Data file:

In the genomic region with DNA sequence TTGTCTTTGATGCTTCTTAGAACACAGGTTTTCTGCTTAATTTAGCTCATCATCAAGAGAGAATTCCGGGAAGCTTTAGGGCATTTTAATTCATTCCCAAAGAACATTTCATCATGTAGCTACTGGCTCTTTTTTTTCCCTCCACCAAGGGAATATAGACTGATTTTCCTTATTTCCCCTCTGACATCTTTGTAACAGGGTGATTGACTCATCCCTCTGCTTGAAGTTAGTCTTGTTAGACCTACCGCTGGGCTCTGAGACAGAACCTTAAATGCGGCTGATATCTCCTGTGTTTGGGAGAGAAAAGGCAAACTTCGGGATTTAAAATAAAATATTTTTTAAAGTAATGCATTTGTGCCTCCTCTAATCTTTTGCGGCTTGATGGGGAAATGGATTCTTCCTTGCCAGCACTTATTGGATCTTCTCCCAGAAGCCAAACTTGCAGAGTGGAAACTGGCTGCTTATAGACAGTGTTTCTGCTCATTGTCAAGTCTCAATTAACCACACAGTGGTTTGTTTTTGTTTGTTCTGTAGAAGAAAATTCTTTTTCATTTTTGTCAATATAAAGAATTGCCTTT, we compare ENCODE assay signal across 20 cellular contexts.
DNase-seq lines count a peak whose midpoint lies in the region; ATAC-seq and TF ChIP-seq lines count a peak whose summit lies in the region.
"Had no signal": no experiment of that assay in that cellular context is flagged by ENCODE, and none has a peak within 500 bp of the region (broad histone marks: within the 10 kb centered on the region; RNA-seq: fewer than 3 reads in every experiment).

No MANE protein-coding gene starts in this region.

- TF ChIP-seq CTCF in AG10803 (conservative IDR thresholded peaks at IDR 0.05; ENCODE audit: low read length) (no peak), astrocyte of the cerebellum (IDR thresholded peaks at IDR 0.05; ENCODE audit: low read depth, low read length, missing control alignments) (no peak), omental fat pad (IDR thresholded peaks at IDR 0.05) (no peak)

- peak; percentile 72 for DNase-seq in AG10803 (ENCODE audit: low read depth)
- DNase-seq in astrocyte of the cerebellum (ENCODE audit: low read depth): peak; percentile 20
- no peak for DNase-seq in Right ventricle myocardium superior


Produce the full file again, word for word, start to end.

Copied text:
In the genomic region with DNA sequence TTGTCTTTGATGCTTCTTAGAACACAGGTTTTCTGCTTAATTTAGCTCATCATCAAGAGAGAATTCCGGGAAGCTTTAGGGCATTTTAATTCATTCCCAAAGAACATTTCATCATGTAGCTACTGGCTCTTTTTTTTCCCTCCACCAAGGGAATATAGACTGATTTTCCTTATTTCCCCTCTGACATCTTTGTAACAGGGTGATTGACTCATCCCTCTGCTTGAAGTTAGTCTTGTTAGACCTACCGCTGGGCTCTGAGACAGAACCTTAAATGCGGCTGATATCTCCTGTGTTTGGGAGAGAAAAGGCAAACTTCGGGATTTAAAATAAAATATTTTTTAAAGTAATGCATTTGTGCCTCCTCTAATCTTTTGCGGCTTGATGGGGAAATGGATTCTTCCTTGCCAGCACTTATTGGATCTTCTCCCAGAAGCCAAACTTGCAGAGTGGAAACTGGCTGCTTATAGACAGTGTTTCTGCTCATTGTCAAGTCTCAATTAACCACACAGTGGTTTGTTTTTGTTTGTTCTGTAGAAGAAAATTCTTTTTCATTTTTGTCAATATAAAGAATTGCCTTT, we compare ENCODE assay signal across 20 cellular contexts.
DNase-seq lines count a peak whose midpoint lies in the region; ATAC-seq and TF ChIP-seq lines count a peak whose summit lies in the region.
"Had no signal": no experiment of that assay in that cellular context is flagged by ENCODE, and none has a peak within 500 bp of the region (broad histone marks: within the 10 kb centered on the region; RNA-seq: fewer than 3 reads in every experiment).

No MANE protein-coding gene starts in this region.

- TF ChIP-seq CTCF in AG10803 (conservative IDR thresholded peaks at IDR 0.05; ENCODE audit: low read length) (no peak), astrocyte of the cerebellum (IDR thresholded peaks at IDR 0.05; ENCODE audit: low read depth, low read length, missing control alignments) (no peak), omental fat pad (IDR thresholded peaks at IDR 0.05) (no peak)

- peak; percentile 72 for DNase-seq in AG10803 (ENCODE audit: low read depth)
- DNase-seq in astrocyte of the cerebellum (ENCODE audit: low read depth): peak; percentile 20
- no peak for DNase-seq in Right ventricle myocardium superior